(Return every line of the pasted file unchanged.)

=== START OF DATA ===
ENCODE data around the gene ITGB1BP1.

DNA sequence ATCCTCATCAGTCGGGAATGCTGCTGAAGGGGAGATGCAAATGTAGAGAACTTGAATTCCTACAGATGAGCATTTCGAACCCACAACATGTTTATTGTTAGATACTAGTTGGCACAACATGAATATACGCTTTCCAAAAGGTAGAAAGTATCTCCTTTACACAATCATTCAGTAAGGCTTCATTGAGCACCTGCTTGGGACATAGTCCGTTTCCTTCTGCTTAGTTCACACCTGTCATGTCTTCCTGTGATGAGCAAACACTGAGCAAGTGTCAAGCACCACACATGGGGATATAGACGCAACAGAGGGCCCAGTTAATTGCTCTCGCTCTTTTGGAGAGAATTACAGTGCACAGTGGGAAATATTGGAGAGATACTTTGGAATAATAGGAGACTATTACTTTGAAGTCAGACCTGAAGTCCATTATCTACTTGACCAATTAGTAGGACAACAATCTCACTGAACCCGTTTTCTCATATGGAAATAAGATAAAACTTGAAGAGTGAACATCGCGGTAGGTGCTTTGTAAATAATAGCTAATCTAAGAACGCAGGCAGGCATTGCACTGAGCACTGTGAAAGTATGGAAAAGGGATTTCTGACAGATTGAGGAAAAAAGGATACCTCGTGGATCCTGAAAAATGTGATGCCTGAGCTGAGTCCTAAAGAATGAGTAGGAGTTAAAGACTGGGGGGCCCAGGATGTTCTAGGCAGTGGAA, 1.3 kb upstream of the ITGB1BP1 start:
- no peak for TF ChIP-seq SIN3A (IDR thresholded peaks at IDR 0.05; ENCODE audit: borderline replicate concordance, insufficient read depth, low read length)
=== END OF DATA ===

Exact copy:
ENCODE data around the gene ITGB1BP1.

DNA sequence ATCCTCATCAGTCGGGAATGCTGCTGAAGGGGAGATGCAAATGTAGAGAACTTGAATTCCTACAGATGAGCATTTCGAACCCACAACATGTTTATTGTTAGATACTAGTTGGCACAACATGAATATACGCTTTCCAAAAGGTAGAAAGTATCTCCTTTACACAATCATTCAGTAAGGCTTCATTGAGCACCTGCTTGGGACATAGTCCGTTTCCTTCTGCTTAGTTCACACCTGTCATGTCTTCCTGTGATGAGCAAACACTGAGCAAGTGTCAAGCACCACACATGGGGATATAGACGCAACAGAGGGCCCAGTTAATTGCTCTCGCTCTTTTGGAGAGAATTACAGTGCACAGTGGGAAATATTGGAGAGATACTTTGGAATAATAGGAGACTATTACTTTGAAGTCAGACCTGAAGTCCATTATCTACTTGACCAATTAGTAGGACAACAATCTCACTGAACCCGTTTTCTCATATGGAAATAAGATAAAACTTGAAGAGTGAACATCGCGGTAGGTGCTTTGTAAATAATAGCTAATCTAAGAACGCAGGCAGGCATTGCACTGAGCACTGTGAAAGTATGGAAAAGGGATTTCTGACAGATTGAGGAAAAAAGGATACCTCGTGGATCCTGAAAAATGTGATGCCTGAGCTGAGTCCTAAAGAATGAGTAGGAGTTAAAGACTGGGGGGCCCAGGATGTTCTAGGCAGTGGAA, 1.3 kb upstream of the ITGB1BP1 start:
- no peak for TF ChIP-seq SIN3A (IDR thresholded peaks at IDR 0.05; ENCODE audit: borderline replicate concordance, insufficient read depth, low read length)